In a daze over knights
There was cheering in the pubs and clubs of Western Sydney. ‘Tony’s nailed it’ was one very common comment. ‘He’ll stop the boats with this,’ was another.
Re-instating the honours system for ‘pre-eminent’ Australians (aka suckholes for capital) – up to 4 Knights and Dames a year – is an Abbott masterstroke. Bigotry? Refugees? Sinodinos before ICAC? All disappearing before our very eyes as the sun rises on the outpost of Empire, Australia.
Yes, having Dame Quentin until tomorrow and then Sir Peter ensconced in Government House will make us all feel safer. And my god how the jobs will flow. Australia will be a cornucopia for all.
Surely that is what this is about – super egalitarianism, recognising those who are just a little more equal than the rest of us?
The possibilities are endless for Australian sycophants of capital. Dame Bronny, Sir Arthur of the Waters, Dame Edna, Sir Les. And of course the mining magnates deserve a special mention. Dame Gina, Sir Clive and Lord Twiggy of the Forrest. It is all enough to warm the cockles of any monarchist’s heart (if they have hearts.)
And who knows, in the not too distant future might we not have Tony Abbott, Lord Warden of the Cinque Ports? He’s sinking us so what finer tribute could there be?
My hot tip is Sir Paul out of the Howes, for his sterling services to capital.
The nightmare that comes true? Sir John Howard.
WTF is going on? Is it 1660 all over again? Sort of. Abbott represents that small wing of Australian capital stuck in the imperial past.
The more modern faction of capital favour a republic because then they can can have their own symbols (an unelected President instead of someone associated with another country).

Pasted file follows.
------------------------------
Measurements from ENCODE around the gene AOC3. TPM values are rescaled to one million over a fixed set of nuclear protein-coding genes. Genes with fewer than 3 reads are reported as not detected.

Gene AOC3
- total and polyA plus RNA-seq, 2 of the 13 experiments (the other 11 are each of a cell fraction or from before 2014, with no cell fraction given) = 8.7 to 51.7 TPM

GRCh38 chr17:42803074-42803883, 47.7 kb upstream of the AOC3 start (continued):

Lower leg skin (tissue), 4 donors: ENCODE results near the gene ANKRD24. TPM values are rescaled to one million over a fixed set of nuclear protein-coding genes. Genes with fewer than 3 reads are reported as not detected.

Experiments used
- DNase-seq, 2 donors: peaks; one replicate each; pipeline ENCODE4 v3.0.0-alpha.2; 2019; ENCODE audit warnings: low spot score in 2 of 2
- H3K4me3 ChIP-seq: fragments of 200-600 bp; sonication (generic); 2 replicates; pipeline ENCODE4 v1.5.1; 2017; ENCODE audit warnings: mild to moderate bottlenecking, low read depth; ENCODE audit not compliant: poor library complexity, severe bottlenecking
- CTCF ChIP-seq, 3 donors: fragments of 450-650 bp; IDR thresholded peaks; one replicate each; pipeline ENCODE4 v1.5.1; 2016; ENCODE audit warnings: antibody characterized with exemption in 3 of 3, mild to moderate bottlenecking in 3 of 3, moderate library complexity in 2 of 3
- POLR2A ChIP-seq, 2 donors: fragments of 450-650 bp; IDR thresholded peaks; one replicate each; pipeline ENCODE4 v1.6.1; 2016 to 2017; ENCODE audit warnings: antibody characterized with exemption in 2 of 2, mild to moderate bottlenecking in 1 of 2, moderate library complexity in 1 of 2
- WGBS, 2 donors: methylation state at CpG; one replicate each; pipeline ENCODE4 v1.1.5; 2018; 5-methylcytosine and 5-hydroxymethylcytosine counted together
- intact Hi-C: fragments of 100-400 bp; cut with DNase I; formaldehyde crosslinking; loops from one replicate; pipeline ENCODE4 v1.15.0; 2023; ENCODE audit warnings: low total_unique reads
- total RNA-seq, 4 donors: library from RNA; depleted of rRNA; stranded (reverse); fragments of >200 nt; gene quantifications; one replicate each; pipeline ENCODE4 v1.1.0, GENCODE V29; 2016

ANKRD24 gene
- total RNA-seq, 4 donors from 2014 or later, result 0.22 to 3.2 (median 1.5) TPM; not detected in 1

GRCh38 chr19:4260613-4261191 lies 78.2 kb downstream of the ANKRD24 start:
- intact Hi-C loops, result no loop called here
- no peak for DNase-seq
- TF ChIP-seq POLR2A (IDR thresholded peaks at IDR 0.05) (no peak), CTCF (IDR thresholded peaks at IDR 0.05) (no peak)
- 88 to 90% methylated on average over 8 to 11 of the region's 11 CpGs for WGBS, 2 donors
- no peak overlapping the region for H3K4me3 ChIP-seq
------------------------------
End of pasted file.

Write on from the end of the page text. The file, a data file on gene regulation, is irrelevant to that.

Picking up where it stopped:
In that sense the push for a republic represents the maturity of the Australian ruling class and its independence from Britain. The left liberals who supported them are their unthinking collaborators.
Not that a republic makes any difference really to the daily exploitation of workers either materially or even ideologically. Maybe, just maybe, an Australian republic might have been one further tie for the Australian working class to Australian capital.
Hawke abolished this honours nonsense in 1986 as a symbolic gesture and as part of the neoliberal modernisation of Australian capitalism.
Abbott has restored it for four outstanding Australians a year, including whoever is appointed governor-general that year. Excuse me but what have these supernumeraries of capital done as G-G to deserve Abbott’s accolades? Nothing, other than serve their class.
This is a government of capitalist reaction. It is also a government of symbolism, and what better way to show both than by marching into the past with the reinstitution of the honours system?
The Normans – yes 1066 and all that – introduced knighthoods into England.
So Tony Abbott has re-introduced a hangover from feudal times, one almost a thousand years old.
How much more backwards can we go?
Only Monty Python can answer that.